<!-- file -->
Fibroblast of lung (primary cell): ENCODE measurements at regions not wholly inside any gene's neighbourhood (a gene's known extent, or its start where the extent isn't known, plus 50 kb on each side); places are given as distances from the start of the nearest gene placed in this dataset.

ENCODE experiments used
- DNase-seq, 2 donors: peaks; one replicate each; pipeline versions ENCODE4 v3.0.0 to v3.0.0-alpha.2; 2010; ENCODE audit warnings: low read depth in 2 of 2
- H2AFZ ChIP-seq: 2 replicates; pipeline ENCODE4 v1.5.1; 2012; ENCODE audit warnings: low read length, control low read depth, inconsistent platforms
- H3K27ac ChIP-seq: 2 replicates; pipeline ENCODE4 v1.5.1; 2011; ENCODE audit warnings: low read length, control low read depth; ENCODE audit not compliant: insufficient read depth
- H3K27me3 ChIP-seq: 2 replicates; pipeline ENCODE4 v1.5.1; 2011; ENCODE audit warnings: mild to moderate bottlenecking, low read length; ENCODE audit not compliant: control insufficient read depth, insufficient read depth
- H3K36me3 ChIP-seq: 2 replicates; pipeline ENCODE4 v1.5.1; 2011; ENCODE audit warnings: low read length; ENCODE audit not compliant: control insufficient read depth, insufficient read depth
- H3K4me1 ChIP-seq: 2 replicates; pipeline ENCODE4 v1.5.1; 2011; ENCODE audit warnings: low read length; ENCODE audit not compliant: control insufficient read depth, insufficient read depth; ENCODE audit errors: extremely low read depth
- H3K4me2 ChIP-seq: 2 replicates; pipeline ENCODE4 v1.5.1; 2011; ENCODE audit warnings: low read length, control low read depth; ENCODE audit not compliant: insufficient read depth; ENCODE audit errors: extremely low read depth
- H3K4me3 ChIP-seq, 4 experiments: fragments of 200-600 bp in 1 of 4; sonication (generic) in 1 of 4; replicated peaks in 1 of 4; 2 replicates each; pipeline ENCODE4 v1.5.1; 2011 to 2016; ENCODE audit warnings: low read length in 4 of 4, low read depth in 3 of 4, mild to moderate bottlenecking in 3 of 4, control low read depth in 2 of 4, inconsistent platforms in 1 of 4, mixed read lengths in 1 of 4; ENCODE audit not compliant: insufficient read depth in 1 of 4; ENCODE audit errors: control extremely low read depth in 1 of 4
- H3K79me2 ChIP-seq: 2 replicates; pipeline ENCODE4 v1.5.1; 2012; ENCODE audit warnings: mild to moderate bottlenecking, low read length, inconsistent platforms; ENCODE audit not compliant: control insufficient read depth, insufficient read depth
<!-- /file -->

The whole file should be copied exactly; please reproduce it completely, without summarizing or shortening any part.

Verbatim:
Fibroblast of lung (primary cell): ENCODE measurements at regions not wholly inside any gene's neighbourhood (a gene's known extent, or its start where the extent isn't known, plus 50 kb on each side); places are given as distances from the start of the nearest gene placed in this dataset.

ENCODE experiments used
- DNase-seq, 2 donors: peaks; one replicate each; pipeline versions ENCODE4 v3.0.0 to v3.0.0-alpha.2; 2010; ENCODE audit warnings: low read depth in 2 of 2
- H2AFZ ChIP-seq: 2 replicates; pipeline ENCODE4 v1.5.1; 2012; ENCODE audit warnings: low read length, control low read depth, inconsistent platforms
- H3K27ac ChIP-seq: 2 replicates; pipeline ENCODE4 v1.5.1; 2011; ENCODE audit warnings: low read length, control low read depth; ENCODE audit not compliant: insufficient read depth
- H3K27me3 ChIP-seq: 2 replicates; pipeline ENCODE4 v1.5.1; 2011; ENCODE audit warnings: mild to moderate bottlenecking, low read length; ENCODE audit not compliant: control insufficient read depth, insufficient read depth
- H3K36me3 ChIP-seq: 2 replicates; pipeline ENCODE4 v1.5.1; 2011; ENCODE audit warnings: low read length; ENCODE audit not compliant: control insufficient read depth, insufficient read depth
- H3K4me1 ChIP-seq: 2 replicates; pipeline ENCODE4 v1.5.1; 2011; ENCODE audit warnings: low read length; ENCODE audit not compliant: control insufficient read depth, insufficient read depth; ENCODE audit errors: extremely low read depth
- H3K4me2 ChIP-seq: 2 replicates; pipeline ENCODE4 v1.5.1; 2011; ENCODE audit warnings: low read length, control low read depth; ENCODE audit not compliant: insufficient read depth; ENCODE audit errors: extremely low read depth
- H3K4me3 ChIP-seq, 4 experiments: fragments of 200-600 bp in 1 of 4; sonication (generic) in 1 of 4; replicated peaks in 1 of 4; 2 replicates each; pipeline ENCODE4 v1.5.1; 2011 to 2016; ENCODE audit warnings: low read length in 4 of 4, low read depth in 3 of 4, mild to moderate bottlenecking in 3 of 4, control low read depth in 2 of 4, inconsistent platforms in 1 of 4, mixed read lengths in 1 of 4; ENCODE audit not compliant: insufficient read depth in 1 of 4; ENCODE audit errors: control extremely low read depth in 1 of 4
- H3K79me2 ChIP-seq: 2 replicates; pipeline ENCODE4 v1.5.1; 2012; ENCODE audit warnings: mild to moderate bottlenecking, low read length, inconsistent platforms; ENCODE audit not compliant: control insufficient read depth, insufficient read depth